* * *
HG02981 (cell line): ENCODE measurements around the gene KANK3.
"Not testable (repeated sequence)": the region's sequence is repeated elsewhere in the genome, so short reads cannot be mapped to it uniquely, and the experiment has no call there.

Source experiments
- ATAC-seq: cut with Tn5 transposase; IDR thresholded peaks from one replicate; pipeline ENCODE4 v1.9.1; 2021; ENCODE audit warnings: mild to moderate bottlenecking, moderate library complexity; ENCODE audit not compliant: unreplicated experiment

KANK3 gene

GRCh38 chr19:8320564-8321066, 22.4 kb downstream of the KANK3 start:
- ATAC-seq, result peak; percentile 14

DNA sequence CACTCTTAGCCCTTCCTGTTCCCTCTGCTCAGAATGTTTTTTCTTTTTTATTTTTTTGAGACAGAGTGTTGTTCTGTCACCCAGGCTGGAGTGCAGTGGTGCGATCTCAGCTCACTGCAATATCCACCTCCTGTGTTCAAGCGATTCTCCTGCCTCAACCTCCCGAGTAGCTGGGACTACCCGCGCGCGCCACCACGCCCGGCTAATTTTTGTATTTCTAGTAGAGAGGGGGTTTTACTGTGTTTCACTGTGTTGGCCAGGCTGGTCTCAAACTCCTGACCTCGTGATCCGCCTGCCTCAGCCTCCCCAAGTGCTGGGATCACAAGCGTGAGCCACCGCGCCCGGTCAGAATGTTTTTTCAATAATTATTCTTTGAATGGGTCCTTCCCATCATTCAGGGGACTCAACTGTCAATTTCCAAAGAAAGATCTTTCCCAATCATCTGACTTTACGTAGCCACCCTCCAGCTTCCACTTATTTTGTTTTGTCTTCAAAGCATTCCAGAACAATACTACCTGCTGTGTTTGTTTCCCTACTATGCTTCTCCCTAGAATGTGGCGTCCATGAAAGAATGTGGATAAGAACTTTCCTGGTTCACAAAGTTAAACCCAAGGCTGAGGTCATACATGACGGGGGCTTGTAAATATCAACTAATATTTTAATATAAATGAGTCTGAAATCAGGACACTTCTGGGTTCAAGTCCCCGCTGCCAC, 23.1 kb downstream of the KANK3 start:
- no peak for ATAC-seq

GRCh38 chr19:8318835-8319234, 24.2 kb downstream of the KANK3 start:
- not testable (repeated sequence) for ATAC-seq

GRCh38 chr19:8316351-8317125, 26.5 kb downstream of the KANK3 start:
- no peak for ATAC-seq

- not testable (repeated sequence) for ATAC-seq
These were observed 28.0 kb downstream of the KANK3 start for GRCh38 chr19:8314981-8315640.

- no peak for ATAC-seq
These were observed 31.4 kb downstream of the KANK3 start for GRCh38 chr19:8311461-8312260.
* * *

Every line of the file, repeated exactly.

HG02981 (cell line): ENCODE measurements around the gene KANK3.
"Not testable (repeated sequence)": the region's sequence is repeated elsewhere in the genome, so short reads cannot be mapped to it uniquely, and the experiment has no call there.

Source experiments
- ATAC-seq: cut with Tn5 transposase; IDR thresholded peaks from one replicate; pipeline ENCODE4 v1.9.1; 2021; ENCODE audit warnings: mild to moderate bottlenecking, moderate library complexity; ENCODE audit not compliant: unreplicated experiment

KANK3 gene

GRCh38 chr19:8320564-8321066, 22.4 kb downstream of the KANK3 start:
- ATAC-seq, result peak; percentile 14

DNA sequence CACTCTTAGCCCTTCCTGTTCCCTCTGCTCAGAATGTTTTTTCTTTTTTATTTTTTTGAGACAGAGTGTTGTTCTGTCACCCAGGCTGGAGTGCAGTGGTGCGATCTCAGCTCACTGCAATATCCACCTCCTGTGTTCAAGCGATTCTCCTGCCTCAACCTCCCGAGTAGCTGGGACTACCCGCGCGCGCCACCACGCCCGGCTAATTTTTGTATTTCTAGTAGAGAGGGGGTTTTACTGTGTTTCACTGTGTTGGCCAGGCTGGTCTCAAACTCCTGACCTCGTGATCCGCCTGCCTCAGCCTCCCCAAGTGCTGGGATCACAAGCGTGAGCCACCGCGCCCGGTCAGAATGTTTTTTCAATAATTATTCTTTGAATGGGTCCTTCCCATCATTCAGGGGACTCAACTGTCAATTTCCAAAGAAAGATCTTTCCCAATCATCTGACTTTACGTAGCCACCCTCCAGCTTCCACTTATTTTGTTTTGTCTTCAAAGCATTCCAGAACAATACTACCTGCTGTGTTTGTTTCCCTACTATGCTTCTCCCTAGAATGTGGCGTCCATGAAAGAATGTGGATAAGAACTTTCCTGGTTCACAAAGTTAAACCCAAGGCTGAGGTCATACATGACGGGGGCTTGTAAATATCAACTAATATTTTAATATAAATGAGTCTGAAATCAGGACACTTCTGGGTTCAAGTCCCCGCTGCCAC, 23.1 kb downstream of the KANK3 start:
- no peak for ATAC-seq

GRCh38 chr19:8318835-8319234, 24.2 kb downstream of the KANK3 start:
- not testable (repeated sequence) for ATAC-seq

GRCh38 chr19:8316351-8317125, 26.5 kb downstream of the KANK3 start:
- no peak for ATAC-seq

- not testable (repeated sequence) for ATAC-seq
These were observed 28.0 kb downstream of the KANK3 start for GRCh38 chr19:8314981-8315640.

- no peak for ATAC-seq
These were observed 31.4 kb downstream of the KANK3 start for GRCh38 chr19:8311461-8312260.